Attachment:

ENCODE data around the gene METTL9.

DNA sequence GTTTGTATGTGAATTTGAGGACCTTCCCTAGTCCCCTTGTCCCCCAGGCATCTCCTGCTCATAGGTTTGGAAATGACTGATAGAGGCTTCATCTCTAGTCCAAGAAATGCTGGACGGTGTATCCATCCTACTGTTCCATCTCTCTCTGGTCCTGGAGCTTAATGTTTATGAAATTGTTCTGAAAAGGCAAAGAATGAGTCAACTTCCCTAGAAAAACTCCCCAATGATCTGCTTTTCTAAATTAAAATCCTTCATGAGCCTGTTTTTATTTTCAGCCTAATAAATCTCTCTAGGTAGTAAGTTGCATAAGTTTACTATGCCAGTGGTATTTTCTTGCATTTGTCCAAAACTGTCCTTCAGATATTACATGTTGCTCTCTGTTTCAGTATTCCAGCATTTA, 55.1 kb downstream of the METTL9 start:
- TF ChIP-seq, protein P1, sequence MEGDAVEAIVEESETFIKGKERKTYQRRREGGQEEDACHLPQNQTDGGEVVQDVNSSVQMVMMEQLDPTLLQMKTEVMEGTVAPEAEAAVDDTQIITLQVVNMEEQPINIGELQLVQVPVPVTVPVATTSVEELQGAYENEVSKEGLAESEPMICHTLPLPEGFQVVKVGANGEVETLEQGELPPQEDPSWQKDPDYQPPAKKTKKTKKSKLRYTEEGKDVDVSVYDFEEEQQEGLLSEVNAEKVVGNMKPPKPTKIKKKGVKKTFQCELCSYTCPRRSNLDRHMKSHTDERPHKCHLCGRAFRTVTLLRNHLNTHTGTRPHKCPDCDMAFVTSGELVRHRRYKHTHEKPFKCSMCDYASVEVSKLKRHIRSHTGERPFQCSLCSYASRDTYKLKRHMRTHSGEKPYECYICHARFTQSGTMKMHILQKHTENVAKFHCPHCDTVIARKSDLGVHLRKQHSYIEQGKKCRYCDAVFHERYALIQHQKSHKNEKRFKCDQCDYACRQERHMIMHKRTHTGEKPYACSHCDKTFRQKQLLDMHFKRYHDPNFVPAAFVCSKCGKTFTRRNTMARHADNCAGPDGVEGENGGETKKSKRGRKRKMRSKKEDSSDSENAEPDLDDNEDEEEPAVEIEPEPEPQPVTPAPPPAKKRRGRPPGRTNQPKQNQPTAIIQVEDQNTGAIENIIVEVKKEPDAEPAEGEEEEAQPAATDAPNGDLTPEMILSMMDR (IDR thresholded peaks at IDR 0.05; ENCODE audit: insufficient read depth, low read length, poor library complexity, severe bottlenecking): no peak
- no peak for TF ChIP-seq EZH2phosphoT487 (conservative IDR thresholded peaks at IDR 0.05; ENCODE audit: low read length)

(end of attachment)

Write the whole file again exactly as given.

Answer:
ENCODE data around the gene METTL9.

DNA sequence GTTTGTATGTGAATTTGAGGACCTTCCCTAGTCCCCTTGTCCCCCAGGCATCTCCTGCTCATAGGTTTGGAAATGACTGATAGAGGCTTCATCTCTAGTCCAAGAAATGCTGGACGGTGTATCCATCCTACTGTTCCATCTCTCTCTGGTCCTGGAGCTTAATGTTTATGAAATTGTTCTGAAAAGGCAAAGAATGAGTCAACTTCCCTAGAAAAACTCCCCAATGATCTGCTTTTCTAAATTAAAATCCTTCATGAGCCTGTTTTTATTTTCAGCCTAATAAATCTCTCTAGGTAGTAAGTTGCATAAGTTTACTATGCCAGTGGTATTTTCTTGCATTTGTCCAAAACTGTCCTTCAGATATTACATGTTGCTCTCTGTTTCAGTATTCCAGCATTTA, 55.1 kb downstream of the METTL9 start:
- TF ChIP-seq, protein P1, sequence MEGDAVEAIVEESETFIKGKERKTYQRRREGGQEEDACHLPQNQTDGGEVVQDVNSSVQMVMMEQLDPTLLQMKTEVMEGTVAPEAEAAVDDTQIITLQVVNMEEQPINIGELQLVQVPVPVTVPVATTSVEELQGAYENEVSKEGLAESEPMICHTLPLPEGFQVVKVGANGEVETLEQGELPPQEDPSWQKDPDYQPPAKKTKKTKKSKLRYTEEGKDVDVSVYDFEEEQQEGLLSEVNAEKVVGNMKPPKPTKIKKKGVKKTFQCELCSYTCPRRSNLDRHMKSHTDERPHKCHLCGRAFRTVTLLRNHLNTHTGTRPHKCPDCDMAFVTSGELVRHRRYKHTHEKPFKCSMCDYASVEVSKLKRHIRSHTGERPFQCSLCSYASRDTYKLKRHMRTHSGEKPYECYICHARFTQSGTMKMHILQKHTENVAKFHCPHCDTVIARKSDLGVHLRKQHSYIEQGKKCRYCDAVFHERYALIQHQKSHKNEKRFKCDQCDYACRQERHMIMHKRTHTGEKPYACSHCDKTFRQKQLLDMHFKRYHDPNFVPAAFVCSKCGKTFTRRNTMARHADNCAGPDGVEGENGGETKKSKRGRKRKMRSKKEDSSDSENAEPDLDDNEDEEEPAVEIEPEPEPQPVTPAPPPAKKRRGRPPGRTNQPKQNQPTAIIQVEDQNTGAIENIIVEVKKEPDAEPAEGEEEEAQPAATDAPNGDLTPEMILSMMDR (IDR thresholded peaks at IDR 0.05; ENCODE audit: insufficient read depth, low read length, poor library complexity, severe bottlenecking): no peak
- no peak for TF ChIP-seq EZH2phosphoT487 (conservative IDR thresholded peaks at IDR 0.05; ENCODE audit: low read length)